In Conversation, a series of interviews exploring exchanges about dance and different folks’ relationship to dance.
In this edition of In Conversation I was able to speak with two powerhouse women, who are longtime professional movers and makers of thought-provoking, physically dynamic dance works.
Tonya Amos received a BA in Cultural Anthropology from U.C. Berkeley & trained four years on full scholarship at Alvin Ailey American Dance Center. A member of Actors Equity Association, she has appeared with Alvin Ailey American Dance Theater & Donald Byrd, was a member of Cleo Parker Robinson Dance Ensemble, Footprints & Amy Pivar Dances, performed in the International Tour of “West Side Story”, the National Tour of “Sesame St. Live”, Sacramento Music Circus’ “The King & I”, and has been featured in numerous print ads & TV commercials.
She is the owner of Aspire Pilates Center, which has allowed her to work full time on bridging health and wellness and the arts with communities that traditionally don’t have access. She’s proud to help build cross cultural and intergenerational bridges with Grown Women Dance Collective. IG: @GrownWomenDanceCollective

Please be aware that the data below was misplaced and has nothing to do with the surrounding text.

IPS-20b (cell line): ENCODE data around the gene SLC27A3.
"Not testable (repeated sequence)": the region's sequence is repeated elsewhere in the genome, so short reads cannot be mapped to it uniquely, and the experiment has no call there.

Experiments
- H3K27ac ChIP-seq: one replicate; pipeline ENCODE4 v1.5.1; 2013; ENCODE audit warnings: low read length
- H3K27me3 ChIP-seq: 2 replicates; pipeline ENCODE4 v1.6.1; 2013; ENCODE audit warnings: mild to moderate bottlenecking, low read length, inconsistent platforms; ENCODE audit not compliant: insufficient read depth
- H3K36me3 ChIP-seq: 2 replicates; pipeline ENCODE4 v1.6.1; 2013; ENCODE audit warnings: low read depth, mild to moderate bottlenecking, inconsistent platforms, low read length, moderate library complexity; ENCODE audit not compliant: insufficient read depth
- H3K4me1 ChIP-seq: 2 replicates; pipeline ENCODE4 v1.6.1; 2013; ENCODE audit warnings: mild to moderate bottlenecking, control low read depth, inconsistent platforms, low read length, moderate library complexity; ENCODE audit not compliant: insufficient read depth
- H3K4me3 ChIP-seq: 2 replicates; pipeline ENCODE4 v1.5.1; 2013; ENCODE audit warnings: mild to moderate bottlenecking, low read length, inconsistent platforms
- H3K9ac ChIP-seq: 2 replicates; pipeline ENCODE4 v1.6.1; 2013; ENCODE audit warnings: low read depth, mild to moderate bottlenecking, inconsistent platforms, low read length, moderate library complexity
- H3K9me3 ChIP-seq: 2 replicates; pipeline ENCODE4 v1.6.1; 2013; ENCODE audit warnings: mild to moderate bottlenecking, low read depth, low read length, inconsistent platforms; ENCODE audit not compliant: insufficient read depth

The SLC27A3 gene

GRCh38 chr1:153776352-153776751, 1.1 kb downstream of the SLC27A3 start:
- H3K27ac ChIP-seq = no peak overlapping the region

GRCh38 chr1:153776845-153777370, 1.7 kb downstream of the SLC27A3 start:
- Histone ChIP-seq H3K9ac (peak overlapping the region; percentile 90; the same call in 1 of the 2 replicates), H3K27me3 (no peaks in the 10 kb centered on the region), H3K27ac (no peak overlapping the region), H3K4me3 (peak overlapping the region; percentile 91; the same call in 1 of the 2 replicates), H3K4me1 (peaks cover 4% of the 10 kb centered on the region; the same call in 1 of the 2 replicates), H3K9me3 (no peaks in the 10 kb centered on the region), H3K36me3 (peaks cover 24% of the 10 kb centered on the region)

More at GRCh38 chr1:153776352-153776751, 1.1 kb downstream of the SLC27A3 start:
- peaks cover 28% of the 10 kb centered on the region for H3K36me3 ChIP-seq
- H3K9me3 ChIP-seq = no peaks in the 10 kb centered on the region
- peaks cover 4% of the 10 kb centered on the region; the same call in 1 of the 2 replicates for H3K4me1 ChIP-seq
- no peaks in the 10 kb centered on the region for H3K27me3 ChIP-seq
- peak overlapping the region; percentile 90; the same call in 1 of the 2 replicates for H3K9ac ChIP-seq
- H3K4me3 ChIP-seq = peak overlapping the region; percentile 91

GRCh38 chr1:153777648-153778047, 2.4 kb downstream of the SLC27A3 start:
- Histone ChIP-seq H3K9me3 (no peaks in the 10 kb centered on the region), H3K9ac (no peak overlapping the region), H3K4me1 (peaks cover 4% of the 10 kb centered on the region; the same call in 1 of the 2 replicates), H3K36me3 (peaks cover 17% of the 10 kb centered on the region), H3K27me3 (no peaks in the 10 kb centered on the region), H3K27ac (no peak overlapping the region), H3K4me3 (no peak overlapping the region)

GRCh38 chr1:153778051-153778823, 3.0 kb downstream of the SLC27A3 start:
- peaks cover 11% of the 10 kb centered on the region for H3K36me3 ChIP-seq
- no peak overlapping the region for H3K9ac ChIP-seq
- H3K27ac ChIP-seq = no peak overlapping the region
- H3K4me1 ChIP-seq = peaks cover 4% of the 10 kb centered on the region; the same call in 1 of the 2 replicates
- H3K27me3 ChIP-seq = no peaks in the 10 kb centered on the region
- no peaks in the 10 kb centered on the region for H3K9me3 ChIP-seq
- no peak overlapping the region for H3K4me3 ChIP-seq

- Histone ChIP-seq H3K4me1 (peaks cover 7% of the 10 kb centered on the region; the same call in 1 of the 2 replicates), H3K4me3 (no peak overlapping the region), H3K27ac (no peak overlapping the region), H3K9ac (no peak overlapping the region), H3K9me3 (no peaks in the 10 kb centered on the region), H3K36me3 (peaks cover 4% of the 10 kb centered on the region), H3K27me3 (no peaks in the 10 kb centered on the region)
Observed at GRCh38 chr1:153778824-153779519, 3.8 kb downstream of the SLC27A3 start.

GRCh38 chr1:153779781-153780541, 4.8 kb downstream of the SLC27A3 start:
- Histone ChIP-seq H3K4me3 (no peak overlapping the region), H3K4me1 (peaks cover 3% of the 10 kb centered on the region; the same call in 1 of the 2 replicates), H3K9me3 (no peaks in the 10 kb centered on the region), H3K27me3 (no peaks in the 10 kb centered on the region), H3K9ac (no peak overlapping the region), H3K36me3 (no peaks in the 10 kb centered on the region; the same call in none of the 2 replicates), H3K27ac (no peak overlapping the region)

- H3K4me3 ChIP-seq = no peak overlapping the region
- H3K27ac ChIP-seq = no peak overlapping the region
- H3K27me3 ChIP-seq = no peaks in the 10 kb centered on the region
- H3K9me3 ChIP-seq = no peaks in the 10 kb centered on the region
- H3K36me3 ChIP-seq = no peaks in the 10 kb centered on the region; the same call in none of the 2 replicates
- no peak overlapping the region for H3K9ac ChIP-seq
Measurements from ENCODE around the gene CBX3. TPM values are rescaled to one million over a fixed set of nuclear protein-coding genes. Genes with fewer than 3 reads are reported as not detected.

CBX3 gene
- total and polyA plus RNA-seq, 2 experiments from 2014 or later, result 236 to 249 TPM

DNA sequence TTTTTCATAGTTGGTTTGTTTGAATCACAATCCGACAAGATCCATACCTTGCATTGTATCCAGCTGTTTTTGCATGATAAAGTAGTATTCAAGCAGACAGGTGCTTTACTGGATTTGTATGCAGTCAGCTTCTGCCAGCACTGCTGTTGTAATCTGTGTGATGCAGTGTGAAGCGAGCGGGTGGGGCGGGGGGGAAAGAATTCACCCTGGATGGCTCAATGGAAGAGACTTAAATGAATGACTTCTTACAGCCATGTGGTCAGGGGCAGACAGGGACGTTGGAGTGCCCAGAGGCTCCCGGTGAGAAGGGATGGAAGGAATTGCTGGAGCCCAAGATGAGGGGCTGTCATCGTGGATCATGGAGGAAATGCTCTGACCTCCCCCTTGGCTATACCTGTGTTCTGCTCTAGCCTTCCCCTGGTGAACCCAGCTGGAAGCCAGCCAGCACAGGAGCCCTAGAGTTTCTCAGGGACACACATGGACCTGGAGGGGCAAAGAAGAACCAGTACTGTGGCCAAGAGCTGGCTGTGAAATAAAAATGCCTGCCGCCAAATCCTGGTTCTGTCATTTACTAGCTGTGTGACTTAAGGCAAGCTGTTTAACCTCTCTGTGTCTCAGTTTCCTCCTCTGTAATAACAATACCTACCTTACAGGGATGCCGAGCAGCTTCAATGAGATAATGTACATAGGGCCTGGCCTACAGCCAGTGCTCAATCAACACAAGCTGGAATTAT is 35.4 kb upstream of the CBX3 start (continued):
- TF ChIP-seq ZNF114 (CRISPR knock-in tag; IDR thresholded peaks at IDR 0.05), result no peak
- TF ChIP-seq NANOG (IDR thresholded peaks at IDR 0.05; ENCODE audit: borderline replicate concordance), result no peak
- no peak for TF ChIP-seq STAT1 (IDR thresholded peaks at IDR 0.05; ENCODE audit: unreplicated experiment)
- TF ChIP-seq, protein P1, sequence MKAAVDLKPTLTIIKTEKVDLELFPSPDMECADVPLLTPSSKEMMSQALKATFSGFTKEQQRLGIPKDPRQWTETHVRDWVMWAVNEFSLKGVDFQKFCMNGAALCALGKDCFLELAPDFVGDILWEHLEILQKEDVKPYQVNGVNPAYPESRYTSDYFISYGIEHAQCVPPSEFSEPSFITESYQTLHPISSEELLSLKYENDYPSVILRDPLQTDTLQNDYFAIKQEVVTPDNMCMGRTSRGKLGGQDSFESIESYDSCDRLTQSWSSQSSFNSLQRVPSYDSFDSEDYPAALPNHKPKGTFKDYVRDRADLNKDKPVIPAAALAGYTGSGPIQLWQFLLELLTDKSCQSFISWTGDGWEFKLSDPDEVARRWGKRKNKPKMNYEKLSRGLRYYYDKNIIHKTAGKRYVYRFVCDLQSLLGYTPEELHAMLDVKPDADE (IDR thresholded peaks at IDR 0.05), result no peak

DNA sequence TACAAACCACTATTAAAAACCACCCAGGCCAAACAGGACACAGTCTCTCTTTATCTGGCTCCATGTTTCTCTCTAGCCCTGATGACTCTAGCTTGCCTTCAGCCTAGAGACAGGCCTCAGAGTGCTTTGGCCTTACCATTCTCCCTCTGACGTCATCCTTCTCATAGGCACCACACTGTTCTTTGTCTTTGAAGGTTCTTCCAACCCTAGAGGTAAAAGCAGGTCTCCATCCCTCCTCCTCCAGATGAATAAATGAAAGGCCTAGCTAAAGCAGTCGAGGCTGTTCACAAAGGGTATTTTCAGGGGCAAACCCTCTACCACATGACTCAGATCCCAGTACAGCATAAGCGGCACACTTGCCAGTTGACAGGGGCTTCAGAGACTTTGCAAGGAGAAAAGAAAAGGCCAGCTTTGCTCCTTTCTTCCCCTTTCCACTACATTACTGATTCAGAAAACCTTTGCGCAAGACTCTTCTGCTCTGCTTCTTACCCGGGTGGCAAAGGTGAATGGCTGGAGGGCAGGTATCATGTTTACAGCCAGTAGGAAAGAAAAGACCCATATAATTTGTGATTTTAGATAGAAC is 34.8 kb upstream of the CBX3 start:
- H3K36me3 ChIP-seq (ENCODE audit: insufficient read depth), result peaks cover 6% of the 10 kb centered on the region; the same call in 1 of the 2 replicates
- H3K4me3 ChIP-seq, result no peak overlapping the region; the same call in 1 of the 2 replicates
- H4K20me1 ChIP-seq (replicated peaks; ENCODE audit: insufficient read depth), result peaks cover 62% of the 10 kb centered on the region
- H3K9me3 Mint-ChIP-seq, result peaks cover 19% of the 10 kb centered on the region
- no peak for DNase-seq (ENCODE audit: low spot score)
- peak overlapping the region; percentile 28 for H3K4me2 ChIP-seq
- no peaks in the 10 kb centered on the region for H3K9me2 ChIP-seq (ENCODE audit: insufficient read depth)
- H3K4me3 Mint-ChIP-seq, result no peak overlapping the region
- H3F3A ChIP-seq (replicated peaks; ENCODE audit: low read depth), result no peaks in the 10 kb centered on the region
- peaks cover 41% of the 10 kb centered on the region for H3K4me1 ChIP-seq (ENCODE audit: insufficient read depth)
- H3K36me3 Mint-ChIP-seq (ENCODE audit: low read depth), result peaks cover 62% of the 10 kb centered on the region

“We know in order to break intergenerational poverty, we know if we’re gonna really build as a community, it takes more than just a certification. It takes more than just a career.”
Sarah Bush creates her inimitable style of movement by combining years of training in ballet, modern, hip hop, jazz, and contact improvisation. She attended the University of Utah’s Modern Dance Department for two years on the prestigious Elizabeth R. Hayes scholarship. Sarah received a degree in Dance Performance and Choreography from San Francisco State University.
Since 2007, she has been the Artistic Director of Sarah Bush Dance Project (SBDP), a contemporary dance company based in the San Francisco Bay Area. SBDP’s repertory includes Un-Changing Nature (2019) Spirit & Bones (premiered 2018), Homeward (premiered 2017), This Land (premiered 2016), and Rocked By Women, (premiered 2011). IG: @SarahBushDance
“The dancing that happens outside is responsive and active and alive and reflexive. And you have to make a lot of choices in the moment, even if you fully choreograph something, there’s more chances that there’s a pebble under your foot or a dog runs by or a siren, whatever it is. And I think as a performer and when I work with other dancers, seeing them as performers, I love the way we all deepen in our performance when we spend time outside with the material.”
All Audio Recorded and Edited by Andréa Spearman
For more In Conversation content, read and listen here.
These conversations appeared in the Fall 2022 issue of In Dance.